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Consuelo Vanderbilt

The penultimate marital prize of the Victorian age, Consuelo Vanderbilt (March 2, 1877 - December 6, 1964) was the international emblem of the kind of glory that could be attained if a girl only had a mother bloodless enough to force an emotionally unwelcome but socially advantageous marriage.

Born in New York City in 1877, she was the only daughter of William Kissam Vanderbilt, a New York railroad millionaire, and his first wife, a pugnacious Alabama belle and budding suffragette named Alva Erskine Smith (1853-1933, later Mrs. O. H. P. Belmont). Her exotic Spanish name was in honor of her godmother, Maria Consuelo Yznaga del Valle (1858-1909), a half-Cuban, half-American socialite who created a social stir a year earlier when she married the fortune-hunting George Victor Drogo Montagu, Viscount Mandeville, a union of Old World and New World that caused the groom's father, the 7th duke of Manchester, to openly wonder if his son and heir had married a "Red Indian." (Consuelo,Duchess of Manchester was also the basis of the character Conchita Closson in Edith Wharton's unfinished novel The Buccaneers.)

Consuelo Vanderbilt also attracted numerous title-bearing suitors anxious to trade social position for cash, including Prince Leopold of Isenberg. None, however, was good enough for Alva Vanderbilt. Luckily, as opposed to more than a few contemporary heiresses in search of her particular prince charming, she was a great beauty, with a face compelling enough to cause the playwright Sir James Barrie, author of Peter Pan, to write, "I would stand all day in the street to see Consuelo Marlborough get into her carriage."

Determined to secure the highest-ranking mate possible for her only daughter, a union that would emphasize the preeminence of the Vanderbilt family in New York society, Alva Vanderbilt engineered a meeting between Consuelo and the land-rich, money-poor 9th duke of Marlborough, chatelain of Blenheim Palace. The matchmaker was a minor American heiress turned major English hostess, Mary (Minnie) Stevens, a.k.a. Lady Paget, a hotel scion who became the wife of a newly minted British knight and then reputedly set up shop as a sort of international marital agent.

Unfortunately Consuelo Vanderbilt had no interest in the duke, being secretly engaged to an American, Winthrop Rutherfurd. Her mother cajoled, wheedled, begged, and then, ultimately, ordered her daughter to marry Marlborough. When Consuelo -- an docile teenager whose only notable characteristic at the time was abject obedience to her fearsome mother -- made plans to elope, she was locked in her room as Alva threatened to murder Rutherfurd. Still, she refused. It was only when Alva Vanderbilt claimed that her health was being seriously and irretrievably undermined by Consuelo's stubbornness and appeared to be on death's door did the gullible girl acquiesce. Alva made an astonishing recovery from her entirely phantom illness, and when the wedding took place, Consuelo stood at the altar reportedly weeping behind her veil. The duke, for his part, gave up the woman he reportedly loved back in England and collected $2.5 million (approximately $25 million in today's money) in railroad stock as a marriage settlement.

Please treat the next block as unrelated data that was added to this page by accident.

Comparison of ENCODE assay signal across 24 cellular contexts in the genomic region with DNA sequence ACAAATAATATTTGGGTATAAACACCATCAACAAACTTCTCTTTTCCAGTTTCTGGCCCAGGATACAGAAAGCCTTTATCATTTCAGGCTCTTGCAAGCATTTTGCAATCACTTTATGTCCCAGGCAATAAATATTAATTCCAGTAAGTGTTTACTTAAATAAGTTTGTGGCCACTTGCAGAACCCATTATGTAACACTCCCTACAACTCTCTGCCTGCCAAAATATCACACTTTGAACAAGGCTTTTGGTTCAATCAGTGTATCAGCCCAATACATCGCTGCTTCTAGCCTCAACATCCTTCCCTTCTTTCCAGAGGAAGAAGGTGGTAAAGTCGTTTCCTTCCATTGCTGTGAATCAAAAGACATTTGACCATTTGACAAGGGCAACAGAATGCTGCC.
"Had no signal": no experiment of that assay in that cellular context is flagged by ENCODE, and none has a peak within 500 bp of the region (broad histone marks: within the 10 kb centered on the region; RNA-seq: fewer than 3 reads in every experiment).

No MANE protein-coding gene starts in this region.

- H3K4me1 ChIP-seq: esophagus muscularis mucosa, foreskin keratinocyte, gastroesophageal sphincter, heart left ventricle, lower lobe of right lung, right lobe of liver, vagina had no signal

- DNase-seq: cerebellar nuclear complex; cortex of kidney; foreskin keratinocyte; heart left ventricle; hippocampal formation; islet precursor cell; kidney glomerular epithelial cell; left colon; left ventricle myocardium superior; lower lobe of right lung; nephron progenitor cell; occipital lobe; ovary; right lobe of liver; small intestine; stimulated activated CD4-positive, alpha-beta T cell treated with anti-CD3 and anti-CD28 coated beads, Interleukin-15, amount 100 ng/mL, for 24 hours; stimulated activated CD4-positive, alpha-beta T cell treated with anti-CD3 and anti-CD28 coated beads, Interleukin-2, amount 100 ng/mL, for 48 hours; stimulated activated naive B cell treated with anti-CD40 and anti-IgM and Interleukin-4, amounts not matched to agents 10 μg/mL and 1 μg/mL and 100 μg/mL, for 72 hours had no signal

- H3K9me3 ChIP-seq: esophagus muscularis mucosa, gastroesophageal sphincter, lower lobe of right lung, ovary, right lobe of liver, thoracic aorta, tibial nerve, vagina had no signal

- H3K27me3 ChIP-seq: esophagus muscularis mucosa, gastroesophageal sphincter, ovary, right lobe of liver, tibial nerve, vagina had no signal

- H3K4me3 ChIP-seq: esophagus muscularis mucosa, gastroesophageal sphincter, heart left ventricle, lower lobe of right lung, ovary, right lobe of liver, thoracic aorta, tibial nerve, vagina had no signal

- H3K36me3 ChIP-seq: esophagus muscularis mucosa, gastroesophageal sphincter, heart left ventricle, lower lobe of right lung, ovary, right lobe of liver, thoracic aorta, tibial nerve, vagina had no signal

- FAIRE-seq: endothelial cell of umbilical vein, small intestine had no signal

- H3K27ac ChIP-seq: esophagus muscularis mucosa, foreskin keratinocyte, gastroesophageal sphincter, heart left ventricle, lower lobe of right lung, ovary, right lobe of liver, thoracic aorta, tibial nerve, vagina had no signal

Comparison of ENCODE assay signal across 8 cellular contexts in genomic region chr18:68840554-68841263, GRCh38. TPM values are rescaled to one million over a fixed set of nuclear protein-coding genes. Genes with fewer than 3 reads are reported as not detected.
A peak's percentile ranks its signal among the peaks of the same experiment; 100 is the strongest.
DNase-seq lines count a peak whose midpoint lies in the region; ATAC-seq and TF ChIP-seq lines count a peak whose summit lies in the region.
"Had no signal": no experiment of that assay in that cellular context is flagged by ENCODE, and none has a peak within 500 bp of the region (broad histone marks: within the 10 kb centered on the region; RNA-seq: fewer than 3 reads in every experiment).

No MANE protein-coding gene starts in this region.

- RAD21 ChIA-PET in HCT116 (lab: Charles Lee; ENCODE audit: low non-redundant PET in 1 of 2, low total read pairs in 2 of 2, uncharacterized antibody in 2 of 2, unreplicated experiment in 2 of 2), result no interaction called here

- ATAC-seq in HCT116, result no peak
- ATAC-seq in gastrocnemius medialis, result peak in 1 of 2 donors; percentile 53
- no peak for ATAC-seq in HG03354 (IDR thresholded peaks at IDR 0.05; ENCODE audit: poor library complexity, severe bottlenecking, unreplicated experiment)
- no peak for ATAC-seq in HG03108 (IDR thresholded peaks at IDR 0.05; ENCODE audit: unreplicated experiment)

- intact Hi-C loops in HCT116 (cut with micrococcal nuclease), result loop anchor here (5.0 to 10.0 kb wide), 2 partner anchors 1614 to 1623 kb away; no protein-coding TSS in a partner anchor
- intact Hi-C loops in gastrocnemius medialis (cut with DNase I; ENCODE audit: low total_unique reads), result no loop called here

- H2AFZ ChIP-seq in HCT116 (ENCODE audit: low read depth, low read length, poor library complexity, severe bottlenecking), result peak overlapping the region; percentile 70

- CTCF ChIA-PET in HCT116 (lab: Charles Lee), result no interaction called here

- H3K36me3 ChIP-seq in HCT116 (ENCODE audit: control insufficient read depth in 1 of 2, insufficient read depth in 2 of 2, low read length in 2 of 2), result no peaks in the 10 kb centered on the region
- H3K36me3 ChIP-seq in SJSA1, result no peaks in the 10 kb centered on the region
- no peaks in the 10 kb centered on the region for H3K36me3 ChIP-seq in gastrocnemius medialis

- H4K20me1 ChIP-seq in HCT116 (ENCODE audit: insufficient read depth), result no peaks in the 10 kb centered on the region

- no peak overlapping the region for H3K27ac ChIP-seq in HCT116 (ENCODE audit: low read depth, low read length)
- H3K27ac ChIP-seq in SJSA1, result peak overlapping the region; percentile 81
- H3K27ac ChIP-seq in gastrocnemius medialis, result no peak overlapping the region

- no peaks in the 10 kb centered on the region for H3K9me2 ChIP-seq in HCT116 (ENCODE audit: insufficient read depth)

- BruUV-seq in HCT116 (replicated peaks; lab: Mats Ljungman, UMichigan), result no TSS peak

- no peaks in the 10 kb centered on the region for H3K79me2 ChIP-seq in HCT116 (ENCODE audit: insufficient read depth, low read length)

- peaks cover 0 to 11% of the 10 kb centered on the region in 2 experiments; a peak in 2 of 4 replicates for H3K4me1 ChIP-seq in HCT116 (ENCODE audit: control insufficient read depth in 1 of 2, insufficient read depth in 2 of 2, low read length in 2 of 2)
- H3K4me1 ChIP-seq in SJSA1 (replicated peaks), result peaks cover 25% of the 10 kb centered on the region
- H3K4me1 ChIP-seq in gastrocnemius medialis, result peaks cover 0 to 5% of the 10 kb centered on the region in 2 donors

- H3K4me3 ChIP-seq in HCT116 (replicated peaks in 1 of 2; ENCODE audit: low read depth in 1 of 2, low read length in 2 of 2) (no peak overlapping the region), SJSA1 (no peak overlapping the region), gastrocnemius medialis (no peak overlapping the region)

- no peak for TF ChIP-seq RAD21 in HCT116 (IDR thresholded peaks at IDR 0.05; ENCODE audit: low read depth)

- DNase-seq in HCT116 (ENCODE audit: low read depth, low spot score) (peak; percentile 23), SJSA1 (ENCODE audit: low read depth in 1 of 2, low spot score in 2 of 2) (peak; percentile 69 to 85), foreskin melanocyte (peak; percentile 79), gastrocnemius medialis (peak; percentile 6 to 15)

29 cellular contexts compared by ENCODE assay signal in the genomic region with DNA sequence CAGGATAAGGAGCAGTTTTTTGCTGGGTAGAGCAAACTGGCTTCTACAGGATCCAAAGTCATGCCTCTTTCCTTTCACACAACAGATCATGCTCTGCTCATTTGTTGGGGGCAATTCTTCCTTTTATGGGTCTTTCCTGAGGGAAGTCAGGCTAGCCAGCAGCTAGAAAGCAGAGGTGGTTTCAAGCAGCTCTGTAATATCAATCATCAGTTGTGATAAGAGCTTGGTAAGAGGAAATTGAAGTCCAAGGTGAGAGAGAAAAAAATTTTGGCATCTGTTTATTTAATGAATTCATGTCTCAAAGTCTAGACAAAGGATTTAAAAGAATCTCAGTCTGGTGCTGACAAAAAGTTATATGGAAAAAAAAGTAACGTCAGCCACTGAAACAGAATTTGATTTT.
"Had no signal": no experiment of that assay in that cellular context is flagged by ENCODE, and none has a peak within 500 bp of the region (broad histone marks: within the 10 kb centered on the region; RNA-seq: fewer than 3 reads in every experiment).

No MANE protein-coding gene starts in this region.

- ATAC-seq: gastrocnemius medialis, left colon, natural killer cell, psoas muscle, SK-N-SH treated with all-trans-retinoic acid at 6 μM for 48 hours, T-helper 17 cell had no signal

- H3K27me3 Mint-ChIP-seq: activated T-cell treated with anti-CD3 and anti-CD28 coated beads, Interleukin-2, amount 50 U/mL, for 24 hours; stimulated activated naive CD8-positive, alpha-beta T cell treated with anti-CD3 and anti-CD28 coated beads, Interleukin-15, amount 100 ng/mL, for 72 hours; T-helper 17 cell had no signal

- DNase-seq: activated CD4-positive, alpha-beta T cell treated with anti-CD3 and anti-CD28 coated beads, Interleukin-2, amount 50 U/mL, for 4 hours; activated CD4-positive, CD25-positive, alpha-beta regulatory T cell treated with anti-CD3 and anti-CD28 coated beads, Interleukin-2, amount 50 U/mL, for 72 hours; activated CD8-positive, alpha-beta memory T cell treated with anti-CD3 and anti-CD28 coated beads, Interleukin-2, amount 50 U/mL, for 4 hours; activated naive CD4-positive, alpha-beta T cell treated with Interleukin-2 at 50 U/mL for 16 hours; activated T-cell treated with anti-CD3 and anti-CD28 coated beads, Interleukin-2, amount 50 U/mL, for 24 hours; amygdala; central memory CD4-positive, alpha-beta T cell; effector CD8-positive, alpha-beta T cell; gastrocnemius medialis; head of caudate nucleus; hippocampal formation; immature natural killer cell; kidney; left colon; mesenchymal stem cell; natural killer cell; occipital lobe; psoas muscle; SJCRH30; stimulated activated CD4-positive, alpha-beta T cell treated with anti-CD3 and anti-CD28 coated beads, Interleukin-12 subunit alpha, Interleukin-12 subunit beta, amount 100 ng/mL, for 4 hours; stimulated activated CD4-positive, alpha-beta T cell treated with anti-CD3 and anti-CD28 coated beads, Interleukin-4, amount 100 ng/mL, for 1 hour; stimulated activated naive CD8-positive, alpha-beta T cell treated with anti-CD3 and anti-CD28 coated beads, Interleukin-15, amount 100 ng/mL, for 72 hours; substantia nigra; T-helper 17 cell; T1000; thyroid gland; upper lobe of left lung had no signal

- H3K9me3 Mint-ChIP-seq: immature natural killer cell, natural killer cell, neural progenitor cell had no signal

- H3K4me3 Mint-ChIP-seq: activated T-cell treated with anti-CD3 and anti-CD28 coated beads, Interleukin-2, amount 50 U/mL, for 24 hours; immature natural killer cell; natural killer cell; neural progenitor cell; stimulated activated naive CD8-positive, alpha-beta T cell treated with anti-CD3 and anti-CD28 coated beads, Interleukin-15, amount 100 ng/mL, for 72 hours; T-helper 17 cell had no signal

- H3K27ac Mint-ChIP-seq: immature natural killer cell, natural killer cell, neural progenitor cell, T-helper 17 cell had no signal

Consuelo Vanderbilt was married at St. Thomas Episcopal Church, New York City, New York, on November 6, 1895, to Charles Spencer Churchill, 9th Duke of Marlborough (1871-1934), and had two sons. Given the ill-fitting match between the duke and his wife, it was only a matter of time before their marriage was in name only. The duchess eventually was smitten by her husband's handsome cousin the Hon. Reginald Fellowes (the liaison did not last, to the relief of Fellowes's parents), while the duke fell under the spell of Gladys Marie Deacon, an eccentric American of little money but, like Consuelo, dazzling to look at and of considerable intellect. The Marlboroughs divorced in 1921, and the marriage was annulled, at the duke's request and his former wife's assent, on August 19, 1926. Though largely embarked upon as a way to facilitate the Anglican duke's desire to convert to Catholicism,the annulment,to the surprise of many,also was fully supported by the former duchess's mother,who testified that the Vanderbilt-Marlborough marriage had been an act of unmistakable coercion."I forced my daughter to marry the Duke",Alva Belmont told an investigator."I have always had absolute power over my daughter."

Consuelo,Duchess of Marlborough married,secondly,July 4,1921,Lt. Col. Jacques Balsan,a record-breaking pioneer French balloon,airplane,and hydroplane pilot who once worked with the Wright Brothers.Also a textile-manufacturing heir,Balsan was a younger brother of Etienne Balsan,who was an important early lover of Coco Chanel.Jacques died in 1956 at the age of 88.

The Glitter and the Gold,Consuelo Balsan's insightful but not-entirely-candid autobiography,was published in 1953;it was ghostwritten by Stuart Preston.A reviewer in the New York Times called it "an ideal epitaph of the age of elegance."

She died at Southampton, Long Island, New York on December 6,1964,and was buried alongside her younger son,Lord Ivor Spencer-Churchill,in a Bladon,Oxfordshire,England churchyard near her former home,Blenheim Palace,five days later.

It may be noted that her brother William Kissam Vanderbilt Jr. had a daughter,born 1903,who was also named Consuelo Vanderbilt.It is this younger Consuelo who appears with her sister Muriel in a portrait by Boldini.